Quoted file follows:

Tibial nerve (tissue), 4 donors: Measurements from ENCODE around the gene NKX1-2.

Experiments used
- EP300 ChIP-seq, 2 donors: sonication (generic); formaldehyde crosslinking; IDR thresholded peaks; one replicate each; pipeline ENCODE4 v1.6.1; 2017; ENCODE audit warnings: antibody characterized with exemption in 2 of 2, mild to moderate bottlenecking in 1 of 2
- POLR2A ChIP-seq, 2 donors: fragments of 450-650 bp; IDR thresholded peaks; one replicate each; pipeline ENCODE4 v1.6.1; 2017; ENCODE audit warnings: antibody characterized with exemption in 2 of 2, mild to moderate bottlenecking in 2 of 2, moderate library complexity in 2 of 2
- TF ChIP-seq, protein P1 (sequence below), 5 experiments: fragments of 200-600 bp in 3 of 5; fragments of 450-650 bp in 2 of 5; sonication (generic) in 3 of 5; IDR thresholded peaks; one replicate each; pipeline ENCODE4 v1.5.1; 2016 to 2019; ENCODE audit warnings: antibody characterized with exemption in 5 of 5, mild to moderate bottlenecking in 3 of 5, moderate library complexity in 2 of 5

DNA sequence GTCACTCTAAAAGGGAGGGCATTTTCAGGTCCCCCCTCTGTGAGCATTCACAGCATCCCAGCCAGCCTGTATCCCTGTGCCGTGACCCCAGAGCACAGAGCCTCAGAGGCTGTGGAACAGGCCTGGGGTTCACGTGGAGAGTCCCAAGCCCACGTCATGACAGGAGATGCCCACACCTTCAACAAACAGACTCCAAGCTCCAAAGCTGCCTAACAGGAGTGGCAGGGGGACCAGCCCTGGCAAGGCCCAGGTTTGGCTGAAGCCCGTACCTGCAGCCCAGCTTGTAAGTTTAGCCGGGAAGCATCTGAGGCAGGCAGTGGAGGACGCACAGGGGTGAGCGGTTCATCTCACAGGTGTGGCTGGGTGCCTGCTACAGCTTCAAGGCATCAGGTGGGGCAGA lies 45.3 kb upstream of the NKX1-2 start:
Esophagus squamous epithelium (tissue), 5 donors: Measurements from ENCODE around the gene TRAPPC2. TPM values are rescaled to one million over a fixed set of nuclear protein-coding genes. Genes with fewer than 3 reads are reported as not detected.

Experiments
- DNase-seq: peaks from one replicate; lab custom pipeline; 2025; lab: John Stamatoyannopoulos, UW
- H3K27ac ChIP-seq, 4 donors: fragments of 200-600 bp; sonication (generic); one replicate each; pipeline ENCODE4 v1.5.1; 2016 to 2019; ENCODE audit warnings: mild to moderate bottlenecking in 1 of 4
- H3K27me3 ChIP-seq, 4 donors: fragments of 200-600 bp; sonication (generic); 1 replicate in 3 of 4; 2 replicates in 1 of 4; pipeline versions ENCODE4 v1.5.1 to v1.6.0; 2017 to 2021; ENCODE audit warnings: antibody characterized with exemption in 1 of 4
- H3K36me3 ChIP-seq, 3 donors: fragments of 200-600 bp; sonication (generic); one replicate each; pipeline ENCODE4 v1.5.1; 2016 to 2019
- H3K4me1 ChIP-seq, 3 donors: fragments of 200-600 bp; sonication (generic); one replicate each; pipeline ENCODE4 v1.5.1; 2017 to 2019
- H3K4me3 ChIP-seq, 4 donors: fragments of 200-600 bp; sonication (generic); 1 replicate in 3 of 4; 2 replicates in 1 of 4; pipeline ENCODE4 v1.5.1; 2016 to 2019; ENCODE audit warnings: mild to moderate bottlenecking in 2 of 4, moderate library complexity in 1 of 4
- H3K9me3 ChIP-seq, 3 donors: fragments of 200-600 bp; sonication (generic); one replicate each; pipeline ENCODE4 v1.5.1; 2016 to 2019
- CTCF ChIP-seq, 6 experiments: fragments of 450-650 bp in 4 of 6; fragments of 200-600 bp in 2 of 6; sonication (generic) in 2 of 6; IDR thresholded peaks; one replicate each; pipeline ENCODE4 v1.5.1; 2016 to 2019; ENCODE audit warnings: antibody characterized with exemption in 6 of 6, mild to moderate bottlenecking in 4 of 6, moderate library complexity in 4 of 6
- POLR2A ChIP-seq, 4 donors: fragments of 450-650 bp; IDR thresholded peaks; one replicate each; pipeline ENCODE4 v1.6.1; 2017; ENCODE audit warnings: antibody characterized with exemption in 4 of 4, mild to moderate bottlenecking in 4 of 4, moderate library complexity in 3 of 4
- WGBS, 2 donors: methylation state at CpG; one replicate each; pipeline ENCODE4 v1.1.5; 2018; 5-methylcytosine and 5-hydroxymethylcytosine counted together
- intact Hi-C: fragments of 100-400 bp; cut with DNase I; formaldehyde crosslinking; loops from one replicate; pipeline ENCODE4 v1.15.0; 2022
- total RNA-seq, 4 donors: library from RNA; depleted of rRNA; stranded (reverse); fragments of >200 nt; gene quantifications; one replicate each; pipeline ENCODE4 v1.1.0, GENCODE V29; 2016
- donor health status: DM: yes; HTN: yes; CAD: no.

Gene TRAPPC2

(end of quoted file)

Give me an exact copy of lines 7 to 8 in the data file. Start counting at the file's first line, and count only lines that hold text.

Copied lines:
Esophagus squamous epithelium (tissue), 5 donors: Measurements from ENCODE around the gene TRAPPC2. TPM values are rescaled to one million over a fixed set of nuclear protein-coding genes. Genes with fewer than 3 reads are reported as not detected.

Experiments